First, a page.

The Sweet Sweat of Success - Pharmaceutical Executive

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The Sweet Sweat of Success
Persistence is will. It is the ability to view difficulty simply as territory through which you must navigate.


Pharmaceutical Executive



Sander A. Flaum
Leaders must be willing to work beyond any notion of personal limitation—until the job, whatever it takes, is done. Great leaders do not excuse themselves or lay blame on others for their problems. They do not add an extra burden to an already tough situation by indulging their frustration. Leaders simply evaluate the best course of action and make their move.

When Arthur Hiller, senior vice-president of Millennium, addressed the Fordham Leadership Forum, he told the MBA students that attitude is more important than facts, money, or what happened in the past. The remarkable thing is that we have a choice every day regarding the attitude we'll embrace for that day. We can't change our pasts. We can't change the fact that people act in a certain way. We can't change the inevitable. As Hiller so eloquently put it, "the only thing we can do is play on the one string we have, and that's our attitude."

I agree. The most important activity going on in any given situation is what's happening inside your head. You may lose today, but there is always tomorrow and next week and next month. If you are willing to tolerate the discomfort of rejection, the fear, loss, and loneliness, there is always another possibility. The first time your head tells you to quit and you don't is the hardest. But if you can push through that and then do it again and again, you begin to create a new habit, a new history.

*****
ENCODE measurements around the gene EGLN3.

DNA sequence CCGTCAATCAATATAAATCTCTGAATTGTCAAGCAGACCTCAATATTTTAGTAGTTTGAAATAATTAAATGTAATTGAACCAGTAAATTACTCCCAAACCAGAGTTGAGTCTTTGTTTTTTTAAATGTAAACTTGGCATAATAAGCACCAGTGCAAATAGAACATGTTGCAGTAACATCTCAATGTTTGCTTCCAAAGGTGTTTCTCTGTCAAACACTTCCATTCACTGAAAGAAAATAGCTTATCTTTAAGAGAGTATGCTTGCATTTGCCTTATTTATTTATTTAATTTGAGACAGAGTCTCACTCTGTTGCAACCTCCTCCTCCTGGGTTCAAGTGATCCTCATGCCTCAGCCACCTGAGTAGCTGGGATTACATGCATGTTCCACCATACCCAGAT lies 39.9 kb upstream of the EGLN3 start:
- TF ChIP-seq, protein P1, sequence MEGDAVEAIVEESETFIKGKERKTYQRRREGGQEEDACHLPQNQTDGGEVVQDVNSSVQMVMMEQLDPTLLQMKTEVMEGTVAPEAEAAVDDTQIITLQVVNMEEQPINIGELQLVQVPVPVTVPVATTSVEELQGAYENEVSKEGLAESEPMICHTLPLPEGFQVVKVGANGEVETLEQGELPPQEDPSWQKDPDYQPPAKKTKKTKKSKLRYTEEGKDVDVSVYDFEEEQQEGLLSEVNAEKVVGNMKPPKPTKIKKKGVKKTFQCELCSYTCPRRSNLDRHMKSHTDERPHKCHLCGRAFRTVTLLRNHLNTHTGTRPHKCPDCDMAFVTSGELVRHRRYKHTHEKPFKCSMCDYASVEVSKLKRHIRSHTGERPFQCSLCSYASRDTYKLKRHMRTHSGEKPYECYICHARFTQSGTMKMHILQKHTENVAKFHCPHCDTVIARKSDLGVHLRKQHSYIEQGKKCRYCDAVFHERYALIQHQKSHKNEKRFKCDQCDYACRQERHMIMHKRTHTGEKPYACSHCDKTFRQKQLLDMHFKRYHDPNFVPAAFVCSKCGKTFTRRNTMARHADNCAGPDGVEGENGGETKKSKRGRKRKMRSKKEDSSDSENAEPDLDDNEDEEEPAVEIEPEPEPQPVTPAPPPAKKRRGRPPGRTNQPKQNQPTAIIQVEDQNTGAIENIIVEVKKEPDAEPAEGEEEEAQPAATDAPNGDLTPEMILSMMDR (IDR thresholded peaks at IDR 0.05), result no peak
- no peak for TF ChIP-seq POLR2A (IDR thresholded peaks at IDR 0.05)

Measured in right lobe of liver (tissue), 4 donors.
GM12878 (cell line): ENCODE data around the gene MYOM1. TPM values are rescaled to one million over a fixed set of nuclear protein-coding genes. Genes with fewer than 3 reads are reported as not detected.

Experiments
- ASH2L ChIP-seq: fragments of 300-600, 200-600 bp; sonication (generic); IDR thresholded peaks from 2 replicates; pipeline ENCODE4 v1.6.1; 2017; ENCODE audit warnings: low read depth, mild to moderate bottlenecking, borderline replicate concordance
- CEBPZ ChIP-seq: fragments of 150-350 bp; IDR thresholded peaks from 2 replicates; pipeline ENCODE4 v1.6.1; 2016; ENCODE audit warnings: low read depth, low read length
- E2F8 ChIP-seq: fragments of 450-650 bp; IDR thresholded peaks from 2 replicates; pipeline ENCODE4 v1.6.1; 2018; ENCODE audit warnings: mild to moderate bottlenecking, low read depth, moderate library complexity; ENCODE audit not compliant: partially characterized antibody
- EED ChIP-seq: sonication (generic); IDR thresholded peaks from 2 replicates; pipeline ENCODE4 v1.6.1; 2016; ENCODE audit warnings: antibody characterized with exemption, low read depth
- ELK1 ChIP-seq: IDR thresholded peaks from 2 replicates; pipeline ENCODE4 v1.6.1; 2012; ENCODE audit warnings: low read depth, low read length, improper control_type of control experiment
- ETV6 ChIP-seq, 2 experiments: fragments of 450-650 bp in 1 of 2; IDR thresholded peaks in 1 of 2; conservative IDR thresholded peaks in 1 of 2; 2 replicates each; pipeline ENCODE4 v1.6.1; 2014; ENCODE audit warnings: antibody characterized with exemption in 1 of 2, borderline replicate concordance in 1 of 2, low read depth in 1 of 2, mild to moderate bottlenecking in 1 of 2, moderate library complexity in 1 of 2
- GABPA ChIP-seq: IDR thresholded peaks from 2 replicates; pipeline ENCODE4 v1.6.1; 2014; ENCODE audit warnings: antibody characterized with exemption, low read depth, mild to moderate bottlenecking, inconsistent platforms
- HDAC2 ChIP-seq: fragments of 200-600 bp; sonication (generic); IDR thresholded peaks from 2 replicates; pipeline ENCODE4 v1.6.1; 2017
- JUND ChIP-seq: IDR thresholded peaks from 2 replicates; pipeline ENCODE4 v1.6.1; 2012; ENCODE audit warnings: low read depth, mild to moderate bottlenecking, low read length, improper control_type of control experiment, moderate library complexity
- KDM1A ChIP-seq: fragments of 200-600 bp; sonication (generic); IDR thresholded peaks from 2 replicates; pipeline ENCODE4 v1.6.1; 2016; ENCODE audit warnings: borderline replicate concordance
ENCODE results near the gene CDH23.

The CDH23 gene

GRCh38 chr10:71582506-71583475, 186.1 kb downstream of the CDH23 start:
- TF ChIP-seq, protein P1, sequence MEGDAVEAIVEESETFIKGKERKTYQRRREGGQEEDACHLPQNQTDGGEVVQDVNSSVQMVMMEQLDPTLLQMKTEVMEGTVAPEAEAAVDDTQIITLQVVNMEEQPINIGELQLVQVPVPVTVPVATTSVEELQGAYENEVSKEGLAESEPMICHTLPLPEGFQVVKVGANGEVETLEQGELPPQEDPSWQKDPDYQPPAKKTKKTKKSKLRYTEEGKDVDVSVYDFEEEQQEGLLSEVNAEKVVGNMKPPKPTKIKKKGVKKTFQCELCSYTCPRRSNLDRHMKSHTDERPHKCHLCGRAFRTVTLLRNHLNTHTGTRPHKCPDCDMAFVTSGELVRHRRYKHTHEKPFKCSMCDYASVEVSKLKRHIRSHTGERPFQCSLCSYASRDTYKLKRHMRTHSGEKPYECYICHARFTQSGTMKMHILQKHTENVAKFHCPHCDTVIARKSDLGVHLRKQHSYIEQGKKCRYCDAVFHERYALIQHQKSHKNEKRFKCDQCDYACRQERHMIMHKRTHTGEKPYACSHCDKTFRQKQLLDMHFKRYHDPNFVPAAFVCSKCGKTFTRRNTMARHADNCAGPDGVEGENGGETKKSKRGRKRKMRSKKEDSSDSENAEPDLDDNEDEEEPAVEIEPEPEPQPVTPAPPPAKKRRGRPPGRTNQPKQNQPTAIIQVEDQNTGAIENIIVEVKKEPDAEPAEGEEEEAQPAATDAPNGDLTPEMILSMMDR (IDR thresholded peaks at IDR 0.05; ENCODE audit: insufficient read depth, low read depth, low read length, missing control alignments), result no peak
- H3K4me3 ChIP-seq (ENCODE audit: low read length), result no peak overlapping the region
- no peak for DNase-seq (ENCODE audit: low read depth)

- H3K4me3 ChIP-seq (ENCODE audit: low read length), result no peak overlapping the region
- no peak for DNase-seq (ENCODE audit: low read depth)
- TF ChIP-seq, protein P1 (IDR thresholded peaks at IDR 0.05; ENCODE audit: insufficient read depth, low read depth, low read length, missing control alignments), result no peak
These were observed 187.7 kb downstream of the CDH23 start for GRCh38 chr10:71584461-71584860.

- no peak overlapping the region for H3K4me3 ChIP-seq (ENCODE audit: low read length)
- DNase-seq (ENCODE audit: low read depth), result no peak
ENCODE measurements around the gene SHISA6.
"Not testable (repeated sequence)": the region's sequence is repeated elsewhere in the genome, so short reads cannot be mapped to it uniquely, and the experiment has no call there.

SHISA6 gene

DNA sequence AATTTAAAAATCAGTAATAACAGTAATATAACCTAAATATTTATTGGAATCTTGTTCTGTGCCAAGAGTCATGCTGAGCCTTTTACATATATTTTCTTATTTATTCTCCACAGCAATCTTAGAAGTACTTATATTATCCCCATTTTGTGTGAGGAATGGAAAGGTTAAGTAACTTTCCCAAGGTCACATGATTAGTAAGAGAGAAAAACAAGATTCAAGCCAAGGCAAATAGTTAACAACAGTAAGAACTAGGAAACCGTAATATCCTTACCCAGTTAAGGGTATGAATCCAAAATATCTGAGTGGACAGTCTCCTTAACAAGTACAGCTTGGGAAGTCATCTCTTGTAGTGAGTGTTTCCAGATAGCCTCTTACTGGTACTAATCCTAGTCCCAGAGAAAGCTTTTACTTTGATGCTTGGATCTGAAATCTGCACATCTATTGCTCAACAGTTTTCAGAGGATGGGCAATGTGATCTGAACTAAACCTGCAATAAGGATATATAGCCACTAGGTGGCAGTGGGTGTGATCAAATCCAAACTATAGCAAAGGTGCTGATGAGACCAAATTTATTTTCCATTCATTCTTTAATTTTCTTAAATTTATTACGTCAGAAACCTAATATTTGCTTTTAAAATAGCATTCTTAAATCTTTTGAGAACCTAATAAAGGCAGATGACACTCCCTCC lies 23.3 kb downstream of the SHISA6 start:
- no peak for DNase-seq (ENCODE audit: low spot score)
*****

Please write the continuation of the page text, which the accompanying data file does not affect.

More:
Case in point: In 1988, when I was named CEO of Robert A. Becker, the healthcare advertising agency was on a downward trend, and I was chosen to turn things around. Neither the recruiter nor I had been told that Becker was about to lose its two biggest sources of income and what was left of its credibility in the industry. Merck and Sandoz (now Novartis) were about to walk away. By the time I came on, they were gone and so was 60 percent of Becker's income. Down to 40 people, with only one substantial piece of business left (Bristol-Myers), things looked grim.

When I began to call on clients they refused to see me. They told me that Becker was over and that I'd be better served to save my reputation and go elsewhere. I never learned how to quit, however, so I didn't. Instead, I instilled the "culture of persistence" into the 40 people left in the agency. I told them that one day we would have the top products in the pharmaceutical industry and that we would do it by being the smartest strategic agency in the business. I told them that they had an opportunity to prove themselves. We formed the "Becker Brain Busters," and "Never call a client without a big idea" became our mantra.

Whenever we called on a client, we came with a new strategic idea. We became relentlessly creative about getting our ideas to clients despite their initial resistance when they heard our name. This work takes courage. I told my people to leave their egos at home and focus on ideas. In time, this became liberating. We were living like an entrepreneurial start-up, and we loved it.

Our turning point came when Bristol-Myers did not invite us to repitch the business for Buspar, an anti-anxiety drug we helped launch years before. After several phone calls and detailed letters chock-full of ideas, Don Hayden, then product director, invited us in to repitch as the underdog competing against the three top global agencies at the time. Hayden saw through the negative perception and believed in the strategy we were proposing. We wound up winning the business because we came up with the industry's first compliance program.


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